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Letter: Calling All Supporters of Ranked Choice Voting

Alameda Post - two women from the League of Women Voters of Alameda walk in a parade carrying a sign. The sign says "Making Democracy Work, Ranked Choice Voting, League of Women Voters of Alameda"
League of Women Voters of Alameda marching in the 2022 Alameda 4th of July Parade. Photo Richard Bangert.
To the Editor:

It’s decision time.  Are residents of Alameda willing to volunteer to collect signatures to put ranked choice voting (RCV) on the November 2024 ballot?  The citizens’ initiative will require collecting about 10,000 signatures during a six-month period, starting in August.

Voter Choice Alameda has been launched and necessary documents prepared. The number of volunteers to gather signatures will determine if the campaign will move forward for a 2024 ballot initiative.

If you are ready to volunteer later this summer to collect signatures at public venues such as grocery stores, transit hubs, and events, please sign up at voterchoicealameda.com/getinvolved. The campaign is looking for activist volunteers, both new and experienced. Training will be provided. If we do not hear from enough volunteers by June 15, the ballot measure effort will be placed on hold until another election cycle.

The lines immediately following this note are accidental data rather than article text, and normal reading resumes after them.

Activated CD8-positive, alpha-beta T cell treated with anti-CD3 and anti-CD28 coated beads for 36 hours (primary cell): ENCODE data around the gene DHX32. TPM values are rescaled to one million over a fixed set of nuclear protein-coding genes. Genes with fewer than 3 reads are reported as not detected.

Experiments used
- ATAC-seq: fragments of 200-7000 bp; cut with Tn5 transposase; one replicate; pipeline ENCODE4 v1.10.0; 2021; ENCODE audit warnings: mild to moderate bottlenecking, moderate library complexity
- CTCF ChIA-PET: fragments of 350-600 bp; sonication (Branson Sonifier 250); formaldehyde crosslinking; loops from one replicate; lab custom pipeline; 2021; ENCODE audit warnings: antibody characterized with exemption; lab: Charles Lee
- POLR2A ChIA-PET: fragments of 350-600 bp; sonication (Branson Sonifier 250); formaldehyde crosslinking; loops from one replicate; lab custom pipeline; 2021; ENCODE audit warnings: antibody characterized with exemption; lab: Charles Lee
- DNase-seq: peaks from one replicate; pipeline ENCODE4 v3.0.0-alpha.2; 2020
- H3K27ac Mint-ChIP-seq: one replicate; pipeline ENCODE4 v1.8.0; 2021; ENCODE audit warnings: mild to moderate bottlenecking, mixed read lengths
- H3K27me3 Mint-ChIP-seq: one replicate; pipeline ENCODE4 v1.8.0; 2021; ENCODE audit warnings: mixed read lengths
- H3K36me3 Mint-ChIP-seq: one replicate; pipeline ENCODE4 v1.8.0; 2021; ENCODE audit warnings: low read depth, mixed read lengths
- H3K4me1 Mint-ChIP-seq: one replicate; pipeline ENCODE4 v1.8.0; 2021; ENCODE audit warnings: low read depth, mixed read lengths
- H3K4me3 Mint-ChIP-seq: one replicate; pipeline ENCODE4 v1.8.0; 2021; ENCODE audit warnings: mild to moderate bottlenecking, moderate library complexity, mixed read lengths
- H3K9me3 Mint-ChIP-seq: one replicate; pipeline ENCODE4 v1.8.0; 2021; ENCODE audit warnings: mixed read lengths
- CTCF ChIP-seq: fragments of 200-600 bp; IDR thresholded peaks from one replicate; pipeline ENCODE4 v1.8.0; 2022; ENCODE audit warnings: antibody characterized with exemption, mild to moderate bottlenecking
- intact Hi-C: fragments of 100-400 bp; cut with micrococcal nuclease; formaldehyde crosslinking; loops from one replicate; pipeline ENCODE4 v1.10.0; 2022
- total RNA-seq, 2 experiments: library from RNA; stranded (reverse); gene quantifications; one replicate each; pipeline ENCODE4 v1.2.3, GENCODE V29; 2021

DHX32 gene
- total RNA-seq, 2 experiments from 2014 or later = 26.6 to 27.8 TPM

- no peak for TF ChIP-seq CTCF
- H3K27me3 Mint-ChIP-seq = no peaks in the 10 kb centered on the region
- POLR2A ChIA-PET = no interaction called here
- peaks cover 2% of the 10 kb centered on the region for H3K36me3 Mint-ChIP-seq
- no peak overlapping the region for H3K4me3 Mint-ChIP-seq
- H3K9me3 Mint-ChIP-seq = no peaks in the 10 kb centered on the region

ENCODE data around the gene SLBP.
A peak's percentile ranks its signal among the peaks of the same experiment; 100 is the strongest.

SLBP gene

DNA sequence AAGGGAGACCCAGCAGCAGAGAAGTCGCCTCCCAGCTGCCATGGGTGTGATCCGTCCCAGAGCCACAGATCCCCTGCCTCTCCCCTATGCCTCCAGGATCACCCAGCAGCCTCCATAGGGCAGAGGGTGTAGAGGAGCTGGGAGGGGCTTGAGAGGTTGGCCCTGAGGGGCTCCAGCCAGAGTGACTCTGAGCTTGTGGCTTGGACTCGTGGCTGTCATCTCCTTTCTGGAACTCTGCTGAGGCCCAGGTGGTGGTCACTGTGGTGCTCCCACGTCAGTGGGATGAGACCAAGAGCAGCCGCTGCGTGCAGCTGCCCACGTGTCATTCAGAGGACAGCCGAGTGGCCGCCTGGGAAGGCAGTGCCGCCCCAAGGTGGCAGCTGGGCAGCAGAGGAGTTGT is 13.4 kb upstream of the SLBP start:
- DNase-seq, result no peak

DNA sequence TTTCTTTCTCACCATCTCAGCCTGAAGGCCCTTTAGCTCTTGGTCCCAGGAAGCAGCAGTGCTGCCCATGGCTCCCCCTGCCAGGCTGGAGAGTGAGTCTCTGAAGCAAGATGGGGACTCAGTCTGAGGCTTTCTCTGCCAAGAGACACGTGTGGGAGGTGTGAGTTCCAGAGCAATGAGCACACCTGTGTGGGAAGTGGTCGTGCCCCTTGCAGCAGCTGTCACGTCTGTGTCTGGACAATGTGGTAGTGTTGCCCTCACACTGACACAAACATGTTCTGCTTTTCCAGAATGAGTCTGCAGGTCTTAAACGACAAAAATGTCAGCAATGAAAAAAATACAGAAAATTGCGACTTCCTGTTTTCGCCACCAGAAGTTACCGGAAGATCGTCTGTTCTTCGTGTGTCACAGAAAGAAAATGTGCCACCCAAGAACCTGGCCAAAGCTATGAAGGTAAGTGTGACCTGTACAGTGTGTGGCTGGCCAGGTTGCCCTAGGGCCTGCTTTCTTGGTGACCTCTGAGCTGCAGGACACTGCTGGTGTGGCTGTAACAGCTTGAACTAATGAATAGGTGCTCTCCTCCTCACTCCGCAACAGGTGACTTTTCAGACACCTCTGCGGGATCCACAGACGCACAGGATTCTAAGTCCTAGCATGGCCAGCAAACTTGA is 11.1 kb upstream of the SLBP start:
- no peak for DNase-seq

But why wait?  Making democracy work better should always be a priority.

Why should Alameda institute RCV?

The League of Women Voters is an advocate for instituting RCV and has received a warm reception by many individuals and organizations. People find the voting method easy to understand once they learn how it works.

RCV invites voters to express an opinion on multiple candidates by ranking the candidates in order of preference. On Election Day, if no candidate receives a clear majority of first-choice votes, voters’ other choices are tallied.

Alameda Post - a ballot box and a hand dropping a ballot into itUnder our current system, the candidate who gets the most votes is elected. But the most votes could be only a small fraction of the votes cast, which leaves the will of the voters unclear.

Election outcomes under RCV more accurately reflect a consensus among voters to represent most peoples’ interests, not just a small base of supporters.  A broadly accountable candidate is a more responsive officeholder. Plus, campaigns are more issue-oriented because every candidate is seeking voters’ backup choices.

RCV also encourages greater diversity of candidates. Under the current winner-take-all system, many would-be candidates never enter the race because the odds are daunting, and they don’t want to be accused of undermining a similar candidate’s campaign. Thus, certain voices are not part of the conversation about our future.  Voters can change this.

If you support strengthening our democratic process in Alameda, please join the effort now.

Anne McKereghan, President
League of Women Voters of Alameda


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